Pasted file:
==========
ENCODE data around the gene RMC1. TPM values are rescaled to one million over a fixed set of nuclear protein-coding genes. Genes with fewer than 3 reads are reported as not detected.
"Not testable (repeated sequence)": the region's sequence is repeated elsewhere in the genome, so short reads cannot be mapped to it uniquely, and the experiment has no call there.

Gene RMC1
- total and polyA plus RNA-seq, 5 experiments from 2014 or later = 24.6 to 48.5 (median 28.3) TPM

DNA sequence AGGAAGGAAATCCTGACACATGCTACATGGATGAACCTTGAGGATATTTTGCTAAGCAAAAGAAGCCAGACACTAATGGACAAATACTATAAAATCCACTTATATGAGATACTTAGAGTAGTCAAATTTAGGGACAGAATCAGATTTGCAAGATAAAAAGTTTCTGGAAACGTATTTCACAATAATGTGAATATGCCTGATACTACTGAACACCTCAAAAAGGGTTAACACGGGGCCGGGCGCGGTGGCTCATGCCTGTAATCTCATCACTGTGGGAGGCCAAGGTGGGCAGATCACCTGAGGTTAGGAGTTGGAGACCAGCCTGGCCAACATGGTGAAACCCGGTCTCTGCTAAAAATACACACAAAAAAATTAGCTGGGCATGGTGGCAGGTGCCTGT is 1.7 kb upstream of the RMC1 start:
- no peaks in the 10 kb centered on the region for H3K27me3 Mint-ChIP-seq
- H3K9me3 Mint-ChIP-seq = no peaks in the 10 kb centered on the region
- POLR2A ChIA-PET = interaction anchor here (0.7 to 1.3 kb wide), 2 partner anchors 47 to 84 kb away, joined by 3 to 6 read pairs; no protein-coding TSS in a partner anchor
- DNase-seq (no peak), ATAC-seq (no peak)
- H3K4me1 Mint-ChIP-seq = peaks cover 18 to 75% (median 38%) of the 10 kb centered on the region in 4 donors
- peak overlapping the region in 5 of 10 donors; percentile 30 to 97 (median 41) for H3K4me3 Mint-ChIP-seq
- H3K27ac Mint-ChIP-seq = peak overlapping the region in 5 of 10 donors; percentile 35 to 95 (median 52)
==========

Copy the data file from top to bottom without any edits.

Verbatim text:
ENCODE data around the gene RMC1. TPM values are rescaled to one million over a fixed set of nuclear protein-coding genes. Genes with fewer than 3 reads are reported as not detected.
"Not testable (repeated sequence)": the region's sequence is repeated elsewhere in the genome, so short reads cannot be mapped to it uniquely, and the experiment has no call there.

Gene RMC1
- total and polyA plus RNA-seq, 5 experiments from 2014 or later = 24.6 to 48.5 (median 28.3) TPM

DNA sequence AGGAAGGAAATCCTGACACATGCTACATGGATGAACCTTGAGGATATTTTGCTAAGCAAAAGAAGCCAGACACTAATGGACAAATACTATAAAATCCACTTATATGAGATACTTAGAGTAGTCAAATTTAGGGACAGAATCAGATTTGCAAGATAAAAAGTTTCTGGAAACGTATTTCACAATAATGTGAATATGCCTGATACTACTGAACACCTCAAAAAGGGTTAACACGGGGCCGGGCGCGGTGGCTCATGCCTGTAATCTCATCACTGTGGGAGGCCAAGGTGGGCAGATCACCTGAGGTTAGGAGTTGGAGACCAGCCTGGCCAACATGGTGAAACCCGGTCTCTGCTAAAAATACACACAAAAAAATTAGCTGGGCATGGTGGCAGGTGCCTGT is 1.7 kb upstream of the RMC1 start:
- no peaks in the 10 kb centered on the region for H3K27me3 Mint-ChIP-seq
- H3K9me3 Mint-ChIP-seq = no peaks in the 10 kb centered on the region
- POLR2A ChIA-PET = interaction anchor here (0.7 to 1.3 kb wide), 2 partner anchors 47 to 84 kb away, joined by 3 to 6 read pairs; no protein-coding TSS in a partner anchor
- DNase-seq (no peak), ATAC-seq (no peak)
- H3K4me1 Mint-ChIP-seq = peaks cover 18 to 75% (median 38%) of the 10 kb centered on the region in 4 donors
- peak overlapping the region in 5 of 10 donors; percentile 30 to 97 (median 41) for H3K4me3 Mint-ChIP-seq
- H3K27ac Mint-ChIP-seq = peak overlapping the region in 5 of 10 donors; percentile 35 to 95 (median 52)